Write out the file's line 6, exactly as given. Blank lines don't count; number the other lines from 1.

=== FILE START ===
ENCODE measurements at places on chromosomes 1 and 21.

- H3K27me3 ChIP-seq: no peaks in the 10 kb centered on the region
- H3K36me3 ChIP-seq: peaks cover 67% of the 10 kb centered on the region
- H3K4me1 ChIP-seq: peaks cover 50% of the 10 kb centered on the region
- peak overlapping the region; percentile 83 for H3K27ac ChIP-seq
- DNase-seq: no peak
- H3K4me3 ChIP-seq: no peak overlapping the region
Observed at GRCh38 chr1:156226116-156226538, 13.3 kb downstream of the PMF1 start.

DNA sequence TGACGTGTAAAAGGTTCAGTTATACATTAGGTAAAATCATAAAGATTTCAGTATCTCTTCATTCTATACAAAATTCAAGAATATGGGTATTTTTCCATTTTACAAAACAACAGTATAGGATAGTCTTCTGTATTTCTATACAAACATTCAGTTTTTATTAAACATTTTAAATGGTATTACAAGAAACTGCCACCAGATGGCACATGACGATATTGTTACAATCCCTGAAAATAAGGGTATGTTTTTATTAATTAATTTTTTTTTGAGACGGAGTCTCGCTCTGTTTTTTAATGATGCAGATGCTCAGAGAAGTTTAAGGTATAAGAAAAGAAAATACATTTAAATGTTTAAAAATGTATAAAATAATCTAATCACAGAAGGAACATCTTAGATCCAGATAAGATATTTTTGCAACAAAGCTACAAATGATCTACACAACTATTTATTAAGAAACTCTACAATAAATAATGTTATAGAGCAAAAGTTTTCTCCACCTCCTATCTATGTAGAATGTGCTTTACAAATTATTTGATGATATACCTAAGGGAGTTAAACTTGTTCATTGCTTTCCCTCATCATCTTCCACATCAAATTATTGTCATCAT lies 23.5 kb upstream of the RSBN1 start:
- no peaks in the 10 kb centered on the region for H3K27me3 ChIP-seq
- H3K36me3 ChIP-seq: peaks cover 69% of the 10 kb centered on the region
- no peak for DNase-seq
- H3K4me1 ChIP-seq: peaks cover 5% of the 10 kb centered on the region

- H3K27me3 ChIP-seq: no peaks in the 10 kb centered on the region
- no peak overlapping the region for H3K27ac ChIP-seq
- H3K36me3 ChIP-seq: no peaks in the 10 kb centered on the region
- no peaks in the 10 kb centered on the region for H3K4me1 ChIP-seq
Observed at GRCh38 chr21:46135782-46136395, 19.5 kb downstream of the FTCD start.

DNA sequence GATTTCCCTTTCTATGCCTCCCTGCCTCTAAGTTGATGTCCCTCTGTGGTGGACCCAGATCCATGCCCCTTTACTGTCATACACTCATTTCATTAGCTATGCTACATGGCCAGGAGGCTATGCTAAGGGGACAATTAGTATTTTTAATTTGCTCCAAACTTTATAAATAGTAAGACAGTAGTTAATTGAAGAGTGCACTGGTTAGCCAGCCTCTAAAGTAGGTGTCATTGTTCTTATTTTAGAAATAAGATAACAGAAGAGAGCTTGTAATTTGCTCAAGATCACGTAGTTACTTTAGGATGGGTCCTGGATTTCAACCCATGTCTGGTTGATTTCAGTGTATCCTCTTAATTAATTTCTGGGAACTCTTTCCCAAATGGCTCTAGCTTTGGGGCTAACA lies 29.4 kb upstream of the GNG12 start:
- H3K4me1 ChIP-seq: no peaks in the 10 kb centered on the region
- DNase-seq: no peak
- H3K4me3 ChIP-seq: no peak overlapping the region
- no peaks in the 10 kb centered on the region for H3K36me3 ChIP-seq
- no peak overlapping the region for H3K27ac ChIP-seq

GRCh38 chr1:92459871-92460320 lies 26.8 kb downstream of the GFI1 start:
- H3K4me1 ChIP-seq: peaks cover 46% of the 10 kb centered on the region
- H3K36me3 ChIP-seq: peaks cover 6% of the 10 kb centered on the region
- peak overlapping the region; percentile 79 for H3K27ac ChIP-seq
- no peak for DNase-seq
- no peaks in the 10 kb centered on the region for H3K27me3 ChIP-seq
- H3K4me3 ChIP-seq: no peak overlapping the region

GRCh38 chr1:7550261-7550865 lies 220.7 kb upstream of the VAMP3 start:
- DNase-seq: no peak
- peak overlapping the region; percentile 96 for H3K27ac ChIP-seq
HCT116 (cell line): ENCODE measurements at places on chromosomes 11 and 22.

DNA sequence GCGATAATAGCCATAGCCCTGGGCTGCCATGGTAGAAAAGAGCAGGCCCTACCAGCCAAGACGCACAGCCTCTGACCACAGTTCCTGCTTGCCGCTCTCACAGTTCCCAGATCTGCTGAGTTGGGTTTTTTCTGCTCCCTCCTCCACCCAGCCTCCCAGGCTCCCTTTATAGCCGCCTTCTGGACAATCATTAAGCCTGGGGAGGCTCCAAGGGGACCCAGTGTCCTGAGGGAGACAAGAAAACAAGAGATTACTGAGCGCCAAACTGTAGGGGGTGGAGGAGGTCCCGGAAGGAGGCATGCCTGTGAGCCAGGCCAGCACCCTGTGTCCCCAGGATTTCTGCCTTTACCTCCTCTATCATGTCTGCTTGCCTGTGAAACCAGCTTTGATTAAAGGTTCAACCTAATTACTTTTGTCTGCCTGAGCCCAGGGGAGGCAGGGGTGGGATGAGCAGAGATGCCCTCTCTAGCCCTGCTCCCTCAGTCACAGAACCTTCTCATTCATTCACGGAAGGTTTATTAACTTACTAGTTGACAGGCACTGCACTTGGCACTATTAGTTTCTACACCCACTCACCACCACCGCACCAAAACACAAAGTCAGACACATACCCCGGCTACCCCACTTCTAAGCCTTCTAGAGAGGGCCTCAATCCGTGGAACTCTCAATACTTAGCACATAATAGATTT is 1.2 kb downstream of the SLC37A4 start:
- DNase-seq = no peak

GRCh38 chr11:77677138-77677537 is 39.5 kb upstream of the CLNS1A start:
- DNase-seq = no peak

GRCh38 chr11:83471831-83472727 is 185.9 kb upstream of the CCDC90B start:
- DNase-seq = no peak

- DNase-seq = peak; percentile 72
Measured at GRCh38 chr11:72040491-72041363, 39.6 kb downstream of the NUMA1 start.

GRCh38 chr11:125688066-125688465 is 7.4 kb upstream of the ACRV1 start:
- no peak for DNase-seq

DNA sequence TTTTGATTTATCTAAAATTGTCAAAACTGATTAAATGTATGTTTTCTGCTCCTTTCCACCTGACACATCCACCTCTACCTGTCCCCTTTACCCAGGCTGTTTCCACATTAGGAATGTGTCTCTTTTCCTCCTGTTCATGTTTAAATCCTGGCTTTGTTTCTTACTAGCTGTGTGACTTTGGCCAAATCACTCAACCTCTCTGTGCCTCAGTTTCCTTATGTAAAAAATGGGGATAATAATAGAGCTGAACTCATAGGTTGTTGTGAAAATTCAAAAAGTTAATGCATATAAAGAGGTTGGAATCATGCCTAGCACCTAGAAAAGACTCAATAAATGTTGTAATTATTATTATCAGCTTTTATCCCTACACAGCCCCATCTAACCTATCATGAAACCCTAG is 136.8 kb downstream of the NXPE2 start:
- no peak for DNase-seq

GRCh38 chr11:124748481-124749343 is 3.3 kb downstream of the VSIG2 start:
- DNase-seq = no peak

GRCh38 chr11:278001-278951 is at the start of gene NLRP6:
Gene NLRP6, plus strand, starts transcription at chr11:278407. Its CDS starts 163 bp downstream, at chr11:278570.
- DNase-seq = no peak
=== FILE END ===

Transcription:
- DNase-seq: no peak